Recycling the Past
Buying salvaged, vintage or antique items for your home will not only enhance its character, but add individuality and a sense of history. It’s also an environmentally-friendly choice!
There are so many vintage and architectural treasures to be found that not only bring an abundance of period charm to your home, but help restore original features that may have been damaged or lost over the years.
Re-using items rather than buying modern reproductions also cuts down on the environmental impact.
Salvage and reclamation dealers often have specialities, focusing on specific items such as radiators or timber beams; others sell pretty much anything. Some yards can look a bit rough and ready, so be prepared to look hard and use a bit of imagination in your hunt for that hidden gem. Smaller businesses tend to curate stock and show it to its best advantage.
Finding new ways to use ordinary items can offer exciting possibilities. Consider how old items can be used out of context. Old factory lamps can be used to illuminate a work-table. An old bureau can be painted and then used to house vintage table linens and mismatched crockery. Consider painting it and putting on different handles or drawer pulls.
A collection is always more interesting when you have a lot of one thing. It makes a definite statement. It could be mixing bowls or serving dishes: mix and match and arrange items in a salvaged cupboard for an eclectic look.
Little things can make a big impact. An industrial stool or wall hook, a rusted planter, or a shelf above a row of hooks will do the trick. Vintage signs can also add a graphic touch.
Tips for Buying
- Be prepared to haggle on price, especially when buying in quantity.
- Factor in the cost of delivery on larger items.
- Don’t be afraid to ask about the provenance of an item.
- Stock is always changing, so be prepared for more than one visit.
- Take a tape measure. Oversized pieces can overwhelm rooms so look at the scale of what you buy in relation to the room for which it is intended. If you are buying an original Victorian bath check that your floor can take the weight and that you have enough hot water to fill it.
- If there’s something specific you’re looking for, ask the owner to try and hunt it down for you or add it to their wanted list. If something comes in that they think will suit your needs they will get in touch. Most businesses will reserve items for a limited time.
- Don’t use too much salvage or your home will look like a junk shop. Buy what you like. And work pieces into a room – if it’s an afterthought, it will look like an afterthought.
Key Salvaged Buys
Old classroom chairs have a super industrial vibe and look great mismatched. Classic designs include plywood stacking chairs, sculpted plastic Robin Days or metal and wood. A big old armchair makes an eye-catching statement when re-upholstered in a bright colour.
Old wooden cabinets from apothecaries or haberdashers are a wonderful way to inject period character. They look good anywhere, so think laterally. Vintage cabinets can be pricy, but there are bargains to be had if you hunt around.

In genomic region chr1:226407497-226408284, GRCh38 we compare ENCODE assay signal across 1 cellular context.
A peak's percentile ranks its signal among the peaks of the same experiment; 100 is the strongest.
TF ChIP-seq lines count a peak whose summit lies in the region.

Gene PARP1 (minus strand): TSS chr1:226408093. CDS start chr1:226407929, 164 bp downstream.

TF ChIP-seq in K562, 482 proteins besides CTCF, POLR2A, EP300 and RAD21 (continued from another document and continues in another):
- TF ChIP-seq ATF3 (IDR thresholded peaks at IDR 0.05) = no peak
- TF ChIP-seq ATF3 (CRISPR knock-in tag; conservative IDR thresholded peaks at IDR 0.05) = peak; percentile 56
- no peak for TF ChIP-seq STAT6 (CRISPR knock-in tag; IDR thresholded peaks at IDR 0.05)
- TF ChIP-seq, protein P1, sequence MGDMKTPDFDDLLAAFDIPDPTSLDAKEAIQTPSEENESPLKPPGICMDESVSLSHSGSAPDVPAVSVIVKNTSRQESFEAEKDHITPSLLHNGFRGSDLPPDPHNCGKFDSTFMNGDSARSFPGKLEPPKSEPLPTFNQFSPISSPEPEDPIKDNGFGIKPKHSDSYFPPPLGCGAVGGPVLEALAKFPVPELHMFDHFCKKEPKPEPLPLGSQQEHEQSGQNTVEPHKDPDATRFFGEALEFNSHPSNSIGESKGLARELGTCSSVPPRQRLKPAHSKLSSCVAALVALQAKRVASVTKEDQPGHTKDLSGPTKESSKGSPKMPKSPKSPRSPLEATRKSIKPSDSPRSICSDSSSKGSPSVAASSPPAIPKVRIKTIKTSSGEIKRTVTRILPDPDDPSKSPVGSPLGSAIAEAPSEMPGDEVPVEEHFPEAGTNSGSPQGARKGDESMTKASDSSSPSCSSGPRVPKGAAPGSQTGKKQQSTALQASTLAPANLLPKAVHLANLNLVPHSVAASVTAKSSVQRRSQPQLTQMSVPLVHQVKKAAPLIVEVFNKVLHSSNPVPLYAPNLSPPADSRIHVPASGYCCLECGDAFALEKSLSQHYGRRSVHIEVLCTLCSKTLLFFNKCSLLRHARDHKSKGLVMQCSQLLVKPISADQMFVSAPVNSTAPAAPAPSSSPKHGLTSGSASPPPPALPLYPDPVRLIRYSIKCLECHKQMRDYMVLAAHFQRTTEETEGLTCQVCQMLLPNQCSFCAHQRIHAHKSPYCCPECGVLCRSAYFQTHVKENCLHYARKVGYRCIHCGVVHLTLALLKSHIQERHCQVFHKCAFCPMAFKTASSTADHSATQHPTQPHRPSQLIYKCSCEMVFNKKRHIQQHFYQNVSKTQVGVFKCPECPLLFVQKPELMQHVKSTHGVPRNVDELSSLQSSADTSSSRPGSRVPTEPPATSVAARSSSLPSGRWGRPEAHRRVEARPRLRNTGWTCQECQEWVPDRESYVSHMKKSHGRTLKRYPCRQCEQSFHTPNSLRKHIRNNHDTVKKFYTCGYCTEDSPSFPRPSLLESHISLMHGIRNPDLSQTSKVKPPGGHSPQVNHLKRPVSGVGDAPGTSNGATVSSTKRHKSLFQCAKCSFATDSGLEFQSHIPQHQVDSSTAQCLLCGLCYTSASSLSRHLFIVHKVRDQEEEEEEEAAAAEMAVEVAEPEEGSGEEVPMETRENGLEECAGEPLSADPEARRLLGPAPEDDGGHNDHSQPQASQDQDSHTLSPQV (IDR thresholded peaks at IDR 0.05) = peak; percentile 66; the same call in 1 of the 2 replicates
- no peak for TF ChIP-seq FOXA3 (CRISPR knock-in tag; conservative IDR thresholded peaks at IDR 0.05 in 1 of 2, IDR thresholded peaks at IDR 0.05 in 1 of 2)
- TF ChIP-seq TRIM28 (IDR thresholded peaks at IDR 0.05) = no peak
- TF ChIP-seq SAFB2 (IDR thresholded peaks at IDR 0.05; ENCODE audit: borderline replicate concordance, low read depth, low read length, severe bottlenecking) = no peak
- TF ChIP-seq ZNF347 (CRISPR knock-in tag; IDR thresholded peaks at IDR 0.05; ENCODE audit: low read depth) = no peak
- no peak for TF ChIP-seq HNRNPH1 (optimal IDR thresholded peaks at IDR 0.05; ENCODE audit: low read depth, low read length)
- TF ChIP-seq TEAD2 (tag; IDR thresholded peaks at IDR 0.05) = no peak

There’s something inherently pleasing about a vintage map: the colours, the faded paper, the doorway into a different geography and way of viewing the world. They’re a great way to add a sense of history and a hint of mystery to any room. Try to choose a map location that reflects your passion.
A mid-century sideboard is a real statement piece. These practical items of furniture add warmth and instant quirky chic. They vary in price, but affordable G Plan and Ercol sideboards are still reasonably easy to hunt down, while original Danish teak designs can cost more.
A refurbished original radiator is of superior quality, durable and eco-friendly. You may pay a bit more, but the result will be authentic and appropriate for a period home.
Vintage baths are generally deeper and more comfortable than their modern counterparts. Check the surface. If it’s flaking it will need to be stripped and resurfaced which will entail extra work and cost.
Industrial metal pendants are the go-to style for dining rooms across the land. Angled factory shades can be placed in a row over a kitchen counter for ambient light. They work equally well in a corner of a room or to light a feature wall. Always check lighting is wired safely.
Where to Buy
68 Oxford Street
Whitstable CT5 1DG
Tel: 07831 210139
Offering a good selection of antique garden ornaments and Gustavian furniture
The Antiques Barn, Bethersden
Bethersden TN26 3LF Tel: 07708 759581
An eclectric mix of antique/vintage/retro/salvage and more. Full & partial house clearance service.
The Potting Shed, Folkestone
34 Rendezvous Street
Folkstone CT20 1EZ
Tel: 07967 006696
Sourcing beautiful antiques and original objects for your home and garden.
Workshop Number 29, Folkestone
29 Rendezvous Street
Folkstone CT20 1EY
Tel: 07956 785661
The Antique Oak Flooring Company
Willow Court Farm
Ashford TN26 2PB
Tel: 01233 659508/07733 263540
Experts in the reclamation & supply of Antique and Reclaimed flooring for period restoration and contemporary design.
Old English Tools
ME13 7BS Tel: 07796 343722
Tel: 01622 859676
Tools old and new bought for cash. Workshops cleared. Bench planes, chisels, axes, bill hooks, froes, draw shaves, side axes and garden tools
Symonds Salvage Ltd
Bethersden TN26 3DD
Tel: 01233 820724
A treasure trove of reclaimed building materials, antiques, bygones & collectables.
97 Sandgate High Street
Folkstone CT20 3BY
Tel: 07799 730994
The home of eclectic antiques & decorative collectables French furniture and more.